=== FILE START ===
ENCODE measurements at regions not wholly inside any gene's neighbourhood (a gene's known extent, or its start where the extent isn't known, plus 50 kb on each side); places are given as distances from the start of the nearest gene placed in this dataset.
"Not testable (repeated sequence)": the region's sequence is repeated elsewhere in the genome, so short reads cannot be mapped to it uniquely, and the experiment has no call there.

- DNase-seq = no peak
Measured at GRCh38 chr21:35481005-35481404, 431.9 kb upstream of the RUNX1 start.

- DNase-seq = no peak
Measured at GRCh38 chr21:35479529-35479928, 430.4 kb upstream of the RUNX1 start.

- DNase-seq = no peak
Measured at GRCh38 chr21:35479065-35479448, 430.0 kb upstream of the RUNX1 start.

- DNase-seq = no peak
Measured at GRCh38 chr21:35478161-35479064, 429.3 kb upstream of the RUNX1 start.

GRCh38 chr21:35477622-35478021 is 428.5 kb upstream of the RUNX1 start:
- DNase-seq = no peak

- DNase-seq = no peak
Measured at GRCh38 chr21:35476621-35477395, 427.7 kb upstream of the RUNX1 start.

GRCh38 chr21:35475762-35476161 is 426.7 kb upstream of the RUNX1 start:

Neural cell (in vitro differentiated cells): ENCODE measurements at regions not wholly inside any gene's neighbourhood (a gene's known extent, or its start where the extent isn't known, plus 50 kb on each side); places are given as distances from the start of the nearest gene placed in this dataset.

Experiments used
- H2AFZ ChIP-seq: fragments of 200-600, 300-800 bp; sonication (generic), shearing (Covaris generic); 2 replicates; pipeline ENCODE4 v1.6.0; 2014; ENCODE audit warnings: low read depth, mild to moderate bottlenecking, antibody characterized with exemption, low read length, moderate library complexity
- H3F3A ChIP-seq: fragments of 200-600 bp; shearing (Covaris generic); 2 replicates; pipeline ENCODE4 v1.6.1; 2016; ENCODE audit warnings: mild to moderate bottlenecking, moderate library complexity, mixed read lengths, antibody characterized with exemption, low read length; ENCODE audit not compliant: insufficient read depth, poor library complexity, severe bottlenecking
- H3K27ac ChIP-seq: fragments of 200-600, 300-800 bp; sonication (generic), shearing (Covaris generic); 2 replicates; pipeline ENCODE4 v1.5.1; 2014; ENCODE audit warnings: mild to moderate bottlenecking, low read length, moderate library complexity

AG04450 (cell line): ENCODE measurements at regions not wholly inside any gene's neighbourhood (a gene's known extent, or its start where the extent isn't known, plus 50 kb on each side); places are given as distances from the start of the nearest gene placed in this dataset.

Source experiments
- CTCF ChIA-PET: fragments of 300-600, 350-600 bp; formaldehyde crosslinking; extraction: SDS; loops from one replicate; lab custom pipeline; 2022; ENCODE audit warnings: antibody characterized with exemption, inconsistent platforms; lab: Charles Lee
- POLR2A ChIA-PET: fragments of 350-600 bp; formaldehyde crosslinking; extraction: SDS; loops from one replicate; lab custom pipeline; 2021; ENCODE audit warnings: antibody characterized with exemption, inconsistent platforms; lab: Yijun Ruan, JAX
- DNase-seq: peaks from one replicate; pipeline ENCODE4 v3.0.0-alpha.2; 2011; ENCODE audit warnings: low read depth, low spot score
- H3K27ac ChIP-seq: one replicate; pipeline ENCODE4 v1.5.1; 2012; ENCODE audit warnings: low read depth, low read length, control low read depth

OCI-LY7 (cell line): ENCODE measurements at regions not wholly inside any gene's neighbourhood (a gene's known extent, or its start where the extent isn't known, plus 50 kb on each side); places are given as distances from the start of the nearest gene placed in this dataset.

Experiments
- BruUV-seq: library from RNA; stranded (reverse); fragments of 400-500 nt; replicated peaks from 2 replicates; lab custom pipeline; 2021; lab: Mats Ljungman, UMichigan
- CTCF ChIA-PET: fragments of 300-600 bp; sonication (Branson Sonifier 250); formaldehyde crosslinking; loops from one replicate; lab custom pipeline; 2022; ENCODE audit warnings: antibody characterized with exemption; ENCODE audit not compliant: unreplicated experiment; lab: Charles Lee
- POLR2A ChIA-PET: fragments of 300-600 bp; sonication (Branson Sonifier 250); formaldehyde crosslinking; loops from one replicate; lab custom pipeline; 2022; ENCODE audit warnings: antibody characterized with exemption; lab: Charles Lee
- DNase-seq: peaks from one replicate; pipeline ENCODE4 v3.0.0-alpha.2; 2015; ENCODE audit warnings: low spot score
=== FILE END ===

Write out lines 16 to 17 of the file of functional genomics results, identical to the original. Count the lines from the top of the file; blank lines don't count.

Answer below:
Neural cell (in vitro differentiated cells): ENCODE measurements at regions not wholly inside any gene's neighbourhood (a gene's known extent, or its start where the extent isn't known, plus 50 kb on each side); places are given as distances from the start of the nearest gene placed in this dataset.

Experiments used